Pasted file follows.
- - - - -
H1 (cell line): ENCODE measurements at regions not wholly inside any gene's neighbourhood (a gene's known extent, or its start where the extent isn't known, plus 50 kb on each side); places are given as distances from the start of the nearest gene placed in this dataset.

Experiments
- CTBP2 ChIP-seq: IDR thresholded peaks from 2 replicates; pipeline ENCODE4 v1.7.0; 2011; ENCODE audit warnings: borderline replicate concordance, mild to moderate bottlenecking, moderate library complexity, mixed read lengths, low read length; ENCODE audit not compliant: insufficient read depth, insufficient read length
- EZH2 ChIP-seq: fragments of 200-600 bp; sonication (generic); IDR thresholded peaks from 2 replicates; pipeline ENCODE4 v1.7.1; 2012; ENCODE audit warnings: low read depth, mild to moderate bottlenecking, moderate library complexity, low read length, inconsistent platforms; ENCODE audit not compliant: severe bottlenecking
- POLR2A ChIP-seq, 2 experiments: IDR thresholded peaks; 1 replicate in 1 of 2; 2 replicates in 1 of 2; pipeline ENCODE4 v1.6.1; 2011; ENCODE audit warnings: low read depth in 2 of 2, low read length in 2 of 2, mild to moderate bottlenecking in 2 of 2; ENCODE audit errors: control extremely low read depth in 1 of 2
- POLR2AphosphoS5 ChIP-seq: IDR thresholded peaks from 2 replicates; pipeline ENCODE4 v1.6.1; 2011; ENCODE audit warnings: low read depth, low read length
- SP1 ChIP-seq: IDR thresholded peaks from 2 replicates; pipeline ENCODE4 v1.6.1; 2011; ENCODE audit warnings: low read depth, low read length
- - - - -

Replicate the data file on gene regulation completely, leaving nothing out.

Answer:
H1 (cell line): ENCODE measurements at regions not wholly inside any gene's neighbourhood (a gene's known extent, or its start where the extent isn't known, plus 50 kb on each side); places are given as distances from the start of the nearest gene placed in this dataset.

Experiments
- CTBP2 ChIP-seq: IDR thresholded peaks from 2 replicates; pipeline ENCODE4 v1.7.0; 2011; ENCODE audit warnings: borderline replicate concordance, mild to moderate bottlenecking, moderate library complexity, mixed read lengths, low read length; ENCODE audit not compliant: insufficient read depth, insufficient read length
- EZH2 ChIP-seq: fragments of 200-600 bp; sonication (generic); IDR thresholded peaks from 2 replicates; pipeline ENCODE4 v1.7.1; 2012; ENCODE audit warnings: low read depth, mild to moderate bottlenecking, moderate library complexity, low read length, inconsistent platforms; ENCODE audit not compliant: severe bottlenecking
- POLR2A ChIP-seq, 2 experiments: IDR thresholded peaks; 1 replicate in 1 of 2; 2 replicates in 1 of 2; pipeline ENCODE4 v1.6.1; 2011; ENCODE audit warnings: low read depth in 2 of 2, low read length in 2 of 2, mild to moderate bottlenecking in 2 of 2; ENCODE audit errors: control extremely low read depth in 1 of 2
- POLR2AphosphoS5 ChIP-seq: IDR thresholded peaks from 2 replicates; pipeline ENCODE4 v1.6.1; 2011; ENCODE audit warnings: low read depth, low read length
- SP1 ChIP-seq: IDR thresholded peaks from 2 replicates; pipeline ENCODE4 v1.6.1; 2011; ENCODE audit warnings: low read depth, low read length